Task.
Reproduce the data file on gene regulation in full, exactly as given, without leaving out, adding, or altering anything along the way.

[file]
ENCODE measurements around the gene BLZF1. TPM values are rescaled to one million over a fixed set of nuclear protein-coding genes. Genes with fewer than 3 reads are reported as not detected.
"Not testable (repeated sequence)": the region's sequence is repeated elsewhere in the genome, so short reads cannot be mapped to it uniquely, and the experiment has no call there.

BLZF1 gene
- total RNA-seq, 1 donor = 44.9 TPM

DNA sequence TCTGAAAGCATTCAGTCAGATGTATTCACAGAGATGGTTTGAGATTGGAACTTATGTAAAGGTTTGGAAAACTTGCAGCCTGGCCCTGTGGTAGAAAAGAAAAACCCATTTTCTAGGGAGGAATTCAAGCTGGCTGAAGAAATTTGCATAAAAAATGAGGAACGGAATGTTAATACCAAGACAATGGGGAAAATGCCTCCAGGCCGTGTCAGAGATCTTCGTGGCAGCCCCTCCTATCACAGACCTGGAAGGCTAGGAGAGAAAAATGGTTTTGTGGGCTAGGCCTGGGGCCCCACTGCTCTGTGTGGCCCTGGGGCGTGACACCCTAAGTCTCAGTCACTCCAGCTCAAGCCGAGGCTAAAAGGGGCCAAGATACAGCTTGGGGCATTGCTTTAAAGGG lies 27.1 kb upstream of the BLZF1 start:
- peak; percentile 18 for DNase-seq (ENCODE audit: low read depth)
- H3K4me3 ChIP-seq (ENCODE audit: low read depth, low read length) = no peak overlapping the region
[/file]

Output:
ENCODE measurements around the gene BLZF1. TPM values are rescaled to one million over a fixed set of nuclear protein-coding genes. Genes with fewer than 3 reads are reported as not detected.
"Not testable (repeated sequence)": the region's sequence is repeated elsewhere in the genome, so short reads cannot be mapped to it uniquely, and the experiment has no call there.

BLZF1 gene
- total RNA-seq, 1 donor = 44.9 TPM

DNA sequence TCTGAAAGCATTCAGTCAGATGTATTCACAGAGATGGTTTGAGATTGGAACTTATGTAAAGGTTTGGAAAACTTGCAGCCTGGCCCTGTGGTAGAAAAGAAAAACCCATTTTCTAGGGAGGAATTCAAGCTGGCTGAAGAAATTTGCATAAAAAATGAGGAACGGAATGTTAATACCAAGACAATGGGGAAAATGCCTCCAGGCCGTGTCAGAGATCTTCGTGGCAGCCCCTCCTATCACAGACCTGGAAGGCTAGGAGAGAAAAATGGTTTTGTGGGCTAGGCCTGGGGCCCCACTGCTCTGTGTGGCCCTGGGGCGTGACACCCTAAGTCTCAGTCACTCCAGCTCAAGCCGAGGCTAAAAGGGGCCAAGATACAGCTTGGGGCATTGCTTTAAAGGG lies 27.1 kb upstream of the BLZF1 start:
- peak; percentile 18 for DNase-seq (ENCODE audit: low read depth)
- H3K4me3 ChIP-seq (ENCODE audit: low read depth, low read length) = no peak overlapping the region